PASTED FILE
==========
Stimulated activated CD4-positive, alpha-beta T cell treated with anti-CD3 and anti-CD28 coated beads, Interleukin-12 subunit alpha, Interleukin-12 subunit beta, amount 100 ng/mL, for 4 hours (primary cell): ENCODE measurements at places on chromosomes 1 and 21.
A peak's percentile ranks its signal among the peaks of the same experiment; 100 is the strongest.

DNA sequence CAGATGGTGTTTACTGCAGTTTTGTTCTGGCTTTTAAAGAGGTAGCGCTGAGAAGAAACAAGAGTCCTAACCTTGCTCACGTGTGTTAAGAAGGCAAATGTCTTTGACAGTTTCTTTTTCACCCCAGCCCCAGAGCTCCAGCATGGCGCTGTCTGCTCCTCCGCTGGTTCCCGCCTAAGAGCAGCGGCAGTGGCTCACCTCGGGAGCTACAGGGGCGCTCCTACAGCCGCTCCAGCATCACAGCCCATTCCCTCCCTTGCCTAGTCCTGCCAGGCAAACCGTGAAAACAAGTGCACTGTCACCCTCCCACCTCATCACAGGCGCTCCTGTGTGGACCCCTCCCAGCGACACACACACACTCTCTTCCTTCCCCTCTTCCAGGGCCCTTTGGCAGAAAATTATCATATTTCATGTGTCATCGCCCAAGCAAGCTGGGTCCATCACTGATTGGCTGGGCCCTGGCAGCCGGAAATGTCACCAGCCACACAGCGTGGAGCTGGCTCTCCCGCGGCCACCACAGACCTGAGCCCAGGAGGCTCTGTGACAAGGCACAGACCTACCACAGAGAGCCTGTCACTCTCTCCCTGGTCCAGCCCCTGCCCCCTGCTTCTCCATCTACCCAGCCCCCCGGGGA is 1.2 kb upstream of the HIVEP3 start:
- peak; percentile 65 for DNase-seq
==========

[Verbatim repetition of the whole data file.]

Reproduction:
Stimulated activated CD4-positive, alpha-beta T cell treated with anti-CD3 and anti-CD28 coated beads, Interleukin-12 subunit alpha, Interleukin-12 subunit beta, amount 100 ng/mL, for 4 hours (primary cell): ENCODE measurements at places on chromosomes 1 and 21.
A peak's percentile ranks its signal among the peaks of the same experiment; 100 is the strongest.

DNA sequence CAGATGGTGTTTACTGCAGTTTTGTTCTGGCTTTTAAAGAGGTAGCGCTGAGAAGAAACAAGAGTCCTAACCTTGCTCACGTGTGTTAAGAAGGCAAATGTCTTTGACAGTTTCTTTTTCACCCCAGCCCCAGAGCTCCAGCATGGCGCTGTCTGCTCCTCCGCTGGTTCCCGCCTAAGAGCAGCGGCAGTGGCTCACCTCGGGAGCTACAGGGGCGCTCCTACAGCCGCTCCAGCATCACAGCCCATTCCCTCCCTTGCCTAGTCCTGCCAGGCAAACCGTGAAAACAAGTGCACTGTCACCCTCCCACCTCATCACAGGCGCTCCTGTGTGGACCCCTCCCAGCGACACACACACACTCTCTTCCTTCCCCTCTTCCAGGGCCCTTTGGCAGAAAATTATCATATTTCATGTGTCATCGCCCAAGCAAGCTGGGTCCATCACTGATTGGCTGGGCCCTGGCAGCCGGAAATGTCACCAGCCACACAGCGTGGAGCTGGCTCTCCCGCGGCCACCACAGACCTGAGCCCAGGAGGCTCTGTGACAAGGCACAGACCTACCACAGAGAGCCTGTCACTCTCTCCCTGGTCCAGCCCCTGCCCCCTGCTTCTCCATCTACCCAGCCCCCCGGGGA is 1.2 kb upstream of the HIVEP3 start:
- peak; percentile 65 for DNase-seq